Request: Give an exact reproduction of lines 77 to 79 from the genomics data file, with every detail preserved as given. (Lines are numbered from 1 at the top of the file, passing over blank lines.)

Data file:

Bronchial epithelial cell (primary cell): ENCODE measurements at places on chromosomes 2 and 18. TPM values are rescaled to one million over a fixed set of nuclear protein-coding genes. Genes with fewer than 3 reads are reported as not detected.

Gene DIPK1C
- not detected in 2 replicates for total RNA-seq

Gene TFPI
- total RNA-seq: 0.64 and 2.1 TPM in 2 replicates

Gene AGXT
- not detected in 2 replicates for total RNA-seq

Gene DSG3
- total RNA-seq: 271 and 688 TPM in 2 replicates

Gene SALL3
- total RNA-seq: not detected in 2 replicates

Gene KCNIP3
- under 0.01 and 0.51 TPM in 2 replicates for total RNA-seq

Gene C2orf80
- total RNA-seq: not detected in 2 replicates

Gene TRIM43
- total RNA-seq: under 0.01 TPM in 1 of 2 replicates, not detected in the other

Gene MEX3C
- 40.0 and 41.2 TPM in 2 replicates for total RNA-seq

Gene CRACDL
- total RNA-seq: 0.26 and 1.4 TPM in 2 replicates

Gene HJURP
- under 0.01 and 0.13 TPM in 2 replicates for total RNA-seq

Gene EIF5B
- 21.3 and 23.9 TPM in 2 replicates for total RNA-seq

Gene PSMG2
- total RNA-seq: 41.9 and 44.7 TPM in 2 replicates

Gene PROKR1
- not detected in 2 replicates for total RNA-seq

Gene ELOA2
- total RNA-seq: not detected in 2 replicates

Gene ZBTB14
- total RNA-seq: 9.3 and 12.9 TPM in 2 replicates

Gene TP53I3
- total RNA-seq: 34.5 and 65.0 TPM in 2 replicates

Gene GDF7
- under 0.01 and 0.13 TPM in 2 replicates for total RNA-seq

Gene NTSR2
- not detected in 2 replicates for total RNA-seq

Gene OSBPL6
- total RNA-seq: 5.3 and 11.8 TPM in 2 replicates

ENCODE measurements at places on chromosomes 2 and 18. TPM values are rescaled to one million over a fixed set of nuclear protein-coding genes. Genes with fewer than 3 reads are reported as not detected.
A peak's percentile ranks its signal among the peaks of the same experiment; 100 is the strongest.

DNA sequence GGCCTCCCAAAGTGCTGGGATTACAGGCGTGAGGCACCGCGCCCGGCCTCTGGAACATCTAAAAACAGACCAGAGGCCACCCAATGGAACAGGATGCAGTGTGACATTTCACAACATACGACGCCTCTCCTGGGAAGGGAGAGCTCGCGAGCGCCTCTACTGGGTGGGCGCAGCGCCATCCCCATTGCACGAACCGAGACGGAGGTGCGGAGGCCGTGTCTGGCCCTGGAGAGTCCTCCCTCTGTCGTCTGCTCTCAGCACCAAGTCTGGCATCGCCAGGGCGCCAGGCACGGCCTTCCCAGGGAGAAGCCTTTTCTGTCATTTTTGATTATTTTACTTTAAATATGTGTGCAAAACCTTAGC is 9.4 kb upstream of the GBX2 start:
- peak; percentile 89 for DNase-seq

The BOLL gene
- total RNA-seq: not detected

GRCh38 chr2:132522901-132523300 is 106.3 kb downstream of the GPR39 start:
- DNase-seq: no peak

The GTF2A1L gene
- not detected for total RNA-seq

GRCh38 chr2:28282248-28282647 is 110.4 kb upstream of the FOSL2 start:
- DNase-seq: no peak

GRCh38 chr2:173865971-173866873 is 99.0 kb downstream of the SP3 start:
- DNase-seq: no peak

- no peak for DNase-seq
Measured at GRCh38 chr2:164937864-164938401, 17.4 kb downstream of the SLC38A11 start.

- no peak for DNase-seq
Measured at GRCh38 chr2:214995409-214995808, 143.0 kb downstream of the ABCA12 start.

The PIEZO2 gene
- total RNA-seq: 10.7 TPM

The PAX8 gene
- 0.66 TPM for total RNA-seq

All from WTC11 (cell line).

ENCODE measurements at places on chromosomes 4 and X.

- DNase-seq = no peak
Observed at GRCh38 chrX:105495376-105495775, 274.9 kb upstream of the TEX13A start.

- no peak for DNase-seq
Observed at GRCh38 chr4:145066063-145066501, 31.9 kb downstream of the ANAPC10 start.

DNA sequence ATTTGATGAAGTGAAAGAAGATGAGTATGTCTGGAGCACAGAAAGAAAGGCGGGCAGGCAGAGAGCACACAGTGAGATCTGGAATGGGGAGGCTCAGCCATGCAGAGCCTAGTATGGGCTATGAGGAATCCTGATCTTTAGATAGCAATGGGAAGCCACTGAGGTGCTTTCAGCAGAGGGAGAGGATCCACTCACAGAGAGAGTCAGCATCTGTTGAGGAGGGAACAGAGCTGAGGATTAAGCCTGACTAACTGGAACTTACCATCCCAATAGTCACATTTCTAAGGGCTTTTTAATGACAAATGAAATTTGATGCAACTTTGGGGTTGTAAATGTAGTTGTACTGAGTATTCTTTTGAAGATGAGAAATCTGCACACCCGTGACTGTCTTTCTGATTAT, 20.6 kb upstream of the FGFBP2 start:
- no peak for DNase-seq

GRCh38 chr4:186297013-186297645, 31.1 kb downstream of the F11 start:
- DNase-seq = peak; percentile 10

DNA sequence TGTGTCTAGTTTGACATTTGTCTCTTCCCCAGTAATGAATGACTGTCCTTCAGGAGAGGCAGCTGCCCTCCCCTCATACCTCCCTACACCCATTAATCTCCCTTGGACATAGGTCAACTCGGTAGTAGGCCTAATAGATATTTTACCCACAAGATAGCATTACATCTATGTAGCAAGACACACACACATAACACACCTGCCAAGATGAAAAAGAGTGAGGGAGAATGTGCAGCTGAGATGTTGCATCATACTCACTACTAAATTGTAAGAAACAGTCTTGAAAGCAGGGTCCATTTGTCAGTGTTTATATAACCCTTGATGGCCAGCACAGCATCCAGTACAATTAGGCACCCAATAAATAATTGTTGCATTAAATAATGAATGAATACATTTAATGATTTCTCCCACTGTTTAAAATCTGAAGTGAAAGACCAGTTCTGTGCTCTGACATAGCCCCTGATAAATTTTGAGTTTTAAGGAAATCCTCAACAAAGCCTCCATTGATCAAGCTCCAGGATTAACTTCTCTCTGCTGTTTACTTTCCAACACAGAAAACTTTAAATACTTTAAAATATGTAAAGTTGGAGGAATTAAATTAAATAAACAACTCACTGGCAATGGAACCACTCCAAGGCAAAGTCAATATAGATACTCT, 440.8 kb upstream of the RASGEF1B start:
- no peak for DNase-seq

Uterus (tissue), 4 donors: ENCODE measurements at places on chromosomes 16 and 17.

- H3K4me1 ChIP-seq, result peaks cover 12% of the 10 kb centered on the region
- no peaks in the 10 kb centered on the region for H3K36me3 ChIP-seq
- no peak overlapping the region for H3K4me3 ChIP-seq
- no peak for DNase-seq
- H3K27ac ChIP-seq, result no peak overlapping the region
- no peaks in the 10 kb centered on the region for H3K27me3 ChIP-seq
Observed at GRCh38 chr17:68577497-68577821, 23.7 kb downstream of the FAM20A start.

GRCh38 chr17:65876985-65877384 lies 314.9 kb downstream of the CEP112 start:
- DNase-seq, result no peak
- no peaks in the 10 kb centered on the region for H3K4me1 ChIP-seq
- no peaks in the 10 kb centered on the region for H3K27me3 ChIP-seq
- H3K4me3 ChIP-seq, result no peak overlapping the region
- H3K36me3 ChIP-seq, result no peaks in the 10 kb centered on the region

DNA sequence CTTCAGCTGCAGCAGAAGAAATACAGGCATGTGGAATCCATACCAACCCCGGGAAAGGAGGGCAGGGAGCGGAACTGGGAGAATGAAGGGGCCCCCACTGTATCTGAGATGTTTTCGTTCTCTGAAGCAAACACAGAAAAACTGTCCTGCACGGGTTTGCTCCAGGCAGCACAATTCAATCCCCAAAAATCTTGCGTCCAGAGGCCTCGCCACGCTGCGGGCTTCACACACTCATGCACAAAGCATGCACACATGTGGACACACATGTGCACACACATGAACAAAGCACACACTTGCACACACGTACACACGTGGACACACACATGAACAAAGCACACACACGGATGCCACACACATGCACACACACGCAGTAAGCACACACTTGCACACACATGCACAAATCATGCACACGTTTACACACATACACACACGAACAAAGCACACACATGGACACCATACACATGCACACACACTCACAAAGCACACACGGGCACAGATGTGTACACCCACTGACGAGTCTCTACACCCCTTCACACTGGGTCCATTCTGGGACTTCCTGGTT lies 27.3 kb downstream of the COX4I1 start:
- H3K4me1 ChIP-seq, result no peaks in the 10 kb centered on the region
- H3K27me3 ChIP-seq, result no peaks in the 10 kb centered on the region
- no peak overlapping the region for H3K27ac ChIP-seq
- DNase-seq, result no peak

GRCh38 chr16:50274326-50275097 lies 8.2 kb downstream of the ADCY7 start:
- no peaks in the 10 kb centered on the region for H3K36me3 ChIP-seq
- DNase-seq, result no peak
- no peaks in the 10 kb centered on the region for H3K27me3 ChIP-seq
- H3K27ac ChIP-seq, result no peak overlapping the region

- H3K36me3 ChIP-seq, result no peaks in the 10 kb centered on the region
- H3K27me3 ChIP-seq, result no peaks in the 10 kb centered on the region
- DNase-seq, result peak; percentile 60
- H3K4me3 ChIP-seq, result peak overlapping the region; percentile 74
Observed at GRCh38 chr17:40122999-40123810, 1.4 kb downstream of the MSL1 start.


- H3K4me1 ChIP-seq, result peaks cover 12% of the 10 kb centered on the region
- no peaks in the 10 kb centered on the region for H3K36me3 ChIP-seq
- no peak overlapping the region for H3K4me3 ChIP-seq